The only wisdom we can hope to acquire
Is the wisdom of humility: humility is endless.
T.S. Eliot, ‘East Coker’
I think it can rightly be claimed that the humanist movement essentially represents a revolt against certitude. For the early man, in the face of mysterious happenings, unexplained phenomena and hidden dangers, the quest for certitude was a basic psychological necessity – essential for survival. In our times the growth of scientific knowledge has changed all that. Mystery and dread of the kind that the primitive man faced have been taken out of our everyday lives; but the habit of assertive certitude, and its offshoots, authoritarianism and intolerance, remain. Where this habit has survived almost intact is among the followers of traditional religions, but others are not immune to it. Not even Humanists.
Narsingh Narain wrote: “It seems to us that the most objectionable feature common to all religions is not supernaturalism but authoritarianism, that is, the attachment of finality and infallibility to their teachings. The latter’s ancestry is not traceable to the primitive man’s personification of the forces of nature, but to the formation of an authority-accepting centre in the human mind, as part of the mechanism of psychosocial evolution, and its subsequent exploitation alike by rulers, priests and others. This authoritarianism is the more harmful and dangerous as it has not been confined to the religions; its influence has been much more pervasive — authoritarianism and its offshoots, dogmatism and fanaticism, are to be found everywhere in the world today, and we feel that the primary function of Humanism is to help in the transition from an authoritarian to a non-authoritarian society in all spheres of life” (emphasis added).
One distinctive feature of Humanism is its emphasis on the tentative nature of all knowledge. As Clive Bell said: “Only reason can convince us of those three fundamental truths without a recognition of which there can be no effective liberty: that what we believe is not necessarily true; that what we like is not necessarily good; and that all questions are open.”
This is intellectual humility; and it is an indispensable part of the Humanist outlook. On the other hand, we have the ‘true believer’. “The true believer”, Arthur Koestler said, “moves in a vicious circle inside his closed system: he can prove to his satisfaction everything that he believes, and he believes everything he can prove.” For the true believer anyone who holds a different belief is by definition wrong, deluded. It has to be admitted that this attitude can be found among traditional religionists as well as Humanists and atheists. “This glow of conviction”, says Michael Ruse “is directly antithetical to humanism in the more generous sense, but it dogs ‘Humanism’.” Thus, he adds, “One finds the enthusiasm of the true believer, and this encourages a set of unnerving attributes: intolerance, hero-worship, moral certainty and the self-righteous condemnation of unbelievers” (emphasis added).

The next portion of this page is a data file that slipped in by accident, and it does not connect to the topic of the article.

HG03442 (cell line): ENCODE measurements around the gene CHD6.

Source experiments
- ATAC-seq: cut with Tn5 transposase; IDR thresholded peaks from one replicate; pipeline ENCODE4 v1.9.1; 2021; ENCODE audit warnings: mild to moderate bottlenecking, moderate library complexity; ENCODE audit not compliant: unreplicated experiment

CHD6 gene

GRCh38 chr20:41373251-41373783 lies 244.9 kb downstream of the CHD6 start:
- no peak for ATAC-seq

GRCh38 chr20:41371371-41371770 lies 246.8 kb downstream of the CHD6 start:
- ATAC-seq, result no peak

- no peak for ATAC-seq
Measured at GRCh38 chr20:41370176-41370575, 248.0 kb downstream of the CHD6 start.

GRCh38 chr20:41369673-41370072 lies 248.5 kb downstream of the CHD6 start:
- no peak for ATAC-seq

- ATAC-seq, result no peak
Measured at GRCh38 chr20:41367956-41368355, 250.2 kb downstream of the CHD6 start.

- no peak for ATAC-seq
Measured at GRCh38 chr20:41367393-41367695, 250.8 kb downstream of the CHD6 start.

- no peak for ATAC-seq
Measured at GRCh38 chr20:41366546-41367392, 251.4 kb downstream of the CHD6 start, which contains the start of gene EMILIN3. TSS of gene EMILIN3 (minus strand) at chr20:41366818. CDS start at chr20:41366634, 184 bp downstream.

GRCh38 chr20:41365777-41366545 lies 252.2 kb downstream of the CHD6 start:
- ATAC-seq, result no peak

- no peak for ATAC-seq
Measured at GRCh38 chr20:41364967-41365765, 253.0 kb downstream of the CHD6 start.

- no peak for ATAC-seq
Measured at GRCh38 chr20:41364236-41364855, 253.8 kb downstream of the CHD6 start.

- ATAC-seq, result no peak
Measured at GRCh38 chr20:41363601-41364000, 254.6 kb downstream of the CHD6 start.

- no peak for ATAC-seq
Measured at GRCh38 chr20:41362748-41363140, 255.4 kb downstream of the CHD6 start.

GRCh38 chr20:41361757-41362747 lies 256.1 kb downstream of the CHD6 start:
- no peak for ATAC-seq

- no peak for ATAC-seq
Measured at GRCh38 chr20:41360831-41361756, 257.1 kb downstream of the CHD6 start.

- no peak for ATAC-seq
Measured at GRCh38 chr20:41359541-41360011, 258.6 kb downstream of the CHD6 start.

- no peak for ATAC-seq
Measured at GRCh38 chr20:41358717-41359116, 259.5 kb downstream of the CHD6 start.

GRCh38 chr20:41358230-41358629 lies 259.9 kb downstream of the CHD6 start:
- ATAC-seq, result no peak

Don Evans says:
“As with religious and secular humanism, there seem to be two mind sets in approaching and understanding of religion: (1) religion is an intrinsic part of human nature and can no more be expunged from that nature than sexual desire or the need for society, and (2) religion is an unnatural imposition on human nature which should be dispensed with.
“Humanists today are far from resolving this conflict of approaches, although it is possible that further developments in psychology and anthropology may shift the balance one way or the other. Humanists in the first camp, whether religious or secular, are far more tolerant of religious manifestations generally, and are more concerned with preventing excesses and abuses than with achieving total abandonment of religion. Humanists in the second camp, often considerably more vocal, seem to have a perpetual grudge against anything religious and seem to be in a constant state of warfare against any and all signs of religious sentiment.”
There are indications that “Humanists in the second camp” are gaining ground. They see religion as an unmitigated evil. Christopher Hitchens says: “Religion looks forward to the destruction of the world…. ” and goes on: “It comes from the bawling and fearful infancy of our species, and is a babyish attempt to meet our inescapable demand for knowledge (as well as for comfort, reassurance, and other infantile needs). Today the least educated of my children knows much more about the natural order than any of the founders of religion.” This kind of strident humanism provokes a response in kind. According to R Joseph Hoffmann: “… by the early years of the twenty-first century movement humanism gave birth to a more uncompromising form of radical secularism in the form of the new atheism with its anti-God and oddly Orwellian postulate: All religion is evil. Some religions are more evil than others. Before God can be disbelieved in, as Christopher Hitchens argued in God is Not Great, he has to be roused from his slumber, bound, tried, and humiliated for his atrocities. If he is not available, his avatar, the Catholic Church, will do.
“Movement humanism as it has evolved is not really humanism. Or rather, it is a kind of parody of humanism. A better name for it would be Not-Godism. It’s what you get when you knock at the heavenly gate and no one is home.”
Walter Lippmann was undoubtedly right when he said: “In the great moral systems and the great religions of mankind are embedded the record of how men have dealt with destiny, and only the thoughtless will argue that that record is obsolete and insignificant.” Humanism must not cast itself thoughtlessly in the role of an enemy of religion. It is a successor of religion; and has, in fact, been born of what Lippmann has called the “higher religions”. The real enemy of Humanism is a dogmatic and aggressive approach to beliefs.